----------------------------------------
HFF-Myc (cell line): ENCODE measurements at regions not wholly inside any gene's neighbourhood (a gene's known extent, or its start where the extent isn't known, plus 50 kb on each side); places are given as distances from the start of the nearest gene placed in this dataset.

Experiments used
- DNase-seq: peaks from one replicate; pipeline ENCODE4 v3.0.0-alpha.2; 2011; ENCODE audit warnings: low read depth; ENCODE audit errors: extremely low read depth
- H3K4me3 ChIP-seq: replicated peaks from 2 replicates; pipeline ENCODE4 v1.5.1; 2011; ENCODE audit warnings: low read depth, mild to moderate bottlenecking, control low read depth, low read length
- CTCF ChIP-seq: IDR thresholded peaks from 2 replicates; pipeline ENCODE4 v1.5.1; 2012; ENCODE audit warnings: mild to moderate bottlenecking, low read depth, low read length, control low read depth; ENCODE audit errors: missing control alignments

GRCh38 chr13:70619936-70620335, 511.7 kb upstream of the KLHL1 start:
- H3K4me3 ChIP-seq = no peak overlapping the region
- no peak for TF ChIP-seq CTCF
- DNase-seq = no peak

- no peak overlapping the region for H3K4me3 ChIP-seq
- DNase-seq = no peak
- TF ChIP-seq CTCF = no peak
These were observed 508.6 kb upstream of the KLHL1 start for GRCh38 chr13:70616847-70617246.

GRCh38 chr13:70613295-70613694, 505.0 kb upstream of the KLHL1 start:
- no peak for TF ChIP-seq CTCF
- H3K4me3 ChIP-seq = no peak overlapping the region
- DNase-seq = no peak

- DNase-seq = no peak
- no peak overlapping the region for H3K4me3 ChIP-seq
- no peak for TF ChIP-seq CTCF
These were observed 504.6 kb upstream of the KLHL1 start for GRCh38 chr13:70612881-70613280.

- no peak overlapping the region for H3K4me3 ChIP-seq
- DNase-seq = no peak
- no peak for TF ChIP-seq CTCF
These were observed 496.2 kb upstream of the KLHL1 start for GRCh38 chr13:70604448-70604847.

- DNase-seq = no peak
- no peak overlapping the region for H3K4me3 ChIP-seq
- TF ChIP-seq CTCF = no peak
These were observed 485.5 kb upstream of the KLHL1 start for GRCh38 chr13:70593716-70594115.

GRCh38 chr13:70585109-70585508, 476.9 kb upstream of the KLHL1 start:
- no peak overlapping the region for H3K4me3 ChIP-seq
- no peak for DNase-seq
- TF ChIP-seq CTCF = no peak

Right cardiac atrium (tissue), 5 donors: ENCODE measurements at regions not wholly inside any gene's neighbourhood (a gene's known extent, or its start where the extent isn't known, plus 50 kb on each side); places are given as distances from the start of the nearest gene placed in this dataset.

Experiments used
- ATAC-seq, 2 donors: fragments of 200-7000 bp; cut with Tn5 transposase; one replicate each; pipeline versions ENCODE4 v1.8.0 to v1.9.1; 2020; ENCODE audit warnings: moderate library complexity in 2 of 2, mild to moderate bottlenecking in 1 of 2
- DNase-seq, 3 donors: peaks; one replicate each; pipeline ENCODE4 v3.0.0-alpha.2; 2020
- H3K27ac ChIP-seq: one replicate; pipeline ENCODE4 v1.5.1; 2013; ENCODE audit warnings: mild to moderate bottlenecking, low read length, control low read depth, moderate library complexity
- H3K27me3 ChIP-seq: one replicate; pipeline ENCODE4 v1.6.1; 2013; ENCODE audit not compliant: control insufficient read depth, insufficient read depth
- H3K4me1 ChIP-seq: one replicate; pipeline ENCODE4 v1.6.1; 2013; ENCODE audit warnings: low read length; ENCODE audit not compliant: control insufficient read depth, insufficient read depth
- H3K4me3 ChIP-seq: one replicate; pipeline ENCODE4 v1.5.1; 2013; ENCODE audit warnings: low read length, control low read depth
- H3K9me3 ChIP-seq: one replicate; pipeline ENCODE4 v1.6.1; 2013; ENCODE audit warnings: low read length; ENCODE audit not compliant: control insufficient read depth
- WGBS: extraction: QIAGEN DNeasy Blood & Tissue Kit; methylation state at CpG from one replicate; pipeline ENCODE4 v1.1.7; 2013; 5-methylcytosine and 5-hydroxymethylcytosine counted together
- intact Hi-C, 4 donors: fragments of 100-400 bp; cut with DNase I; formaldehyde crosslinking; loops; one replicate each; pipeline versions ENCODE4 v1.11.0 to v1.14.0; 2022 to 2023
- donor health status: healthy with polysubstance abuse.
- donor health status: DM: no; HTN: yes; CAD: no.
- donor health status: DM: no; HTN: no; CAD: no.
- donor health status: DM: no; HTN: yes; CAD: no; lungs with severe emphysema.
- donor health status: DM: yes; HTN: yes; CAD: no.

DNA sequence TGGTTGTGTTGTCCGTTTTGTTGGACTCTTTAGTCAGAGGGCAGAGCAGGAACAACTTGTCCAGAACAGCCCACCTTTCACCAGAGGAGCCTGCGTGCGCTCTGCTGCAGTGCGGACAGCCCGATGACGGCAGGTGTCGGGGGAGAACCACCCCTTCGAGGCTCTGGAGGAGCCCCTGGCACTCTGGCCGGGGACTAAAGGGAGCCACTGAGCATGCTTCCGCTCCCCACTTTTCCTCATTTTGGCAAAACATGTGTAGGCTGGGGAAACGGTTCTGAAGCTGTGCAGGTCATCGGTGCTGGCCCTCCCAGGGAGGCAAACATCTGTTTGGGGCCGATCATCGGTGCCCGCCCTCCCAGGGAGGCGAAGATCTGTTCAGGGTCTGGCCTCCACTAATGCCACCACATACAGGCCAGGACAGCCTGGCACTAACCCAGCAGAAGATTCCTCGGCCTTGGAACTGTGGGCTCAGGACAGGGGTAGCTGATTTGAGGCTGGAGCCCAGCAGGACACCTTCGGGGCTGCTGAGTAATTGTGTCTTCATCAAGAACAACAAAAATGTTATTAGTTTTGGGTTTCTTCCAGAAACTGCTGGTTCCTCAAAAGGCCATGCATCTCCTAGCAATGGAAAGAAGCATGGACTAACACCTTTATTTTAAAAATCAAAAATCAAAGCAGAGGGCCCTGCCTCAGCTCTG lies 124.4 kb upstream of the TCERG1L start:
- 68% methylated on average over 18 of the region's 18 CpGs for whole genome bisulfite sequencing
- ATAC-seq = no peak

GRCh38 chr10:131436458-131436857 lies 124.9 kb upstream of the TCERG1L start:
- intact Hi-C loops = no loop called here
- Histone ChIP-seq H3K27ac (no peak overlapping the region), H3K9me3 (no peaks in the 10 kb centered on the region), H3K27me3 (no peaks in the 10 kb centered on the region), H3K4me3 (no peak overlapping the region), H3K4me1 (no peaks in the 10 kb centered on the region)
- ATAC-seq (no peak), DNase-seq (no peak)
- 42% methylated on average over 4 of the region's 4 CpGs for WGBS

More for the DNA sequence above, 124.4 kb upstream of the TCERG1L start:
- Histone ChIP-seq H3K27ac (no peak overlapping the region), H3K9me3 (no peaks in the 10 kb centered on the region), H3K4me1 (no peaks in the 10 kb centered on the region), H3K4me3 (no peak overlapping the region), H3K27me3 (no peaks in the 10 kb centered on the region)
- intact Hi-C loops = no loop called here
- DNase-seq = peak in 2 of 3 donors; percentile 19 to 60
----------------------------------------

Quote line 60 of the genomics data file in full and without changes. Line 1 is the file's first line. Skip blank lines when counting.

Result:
- intact Hi-C loops = no loop called here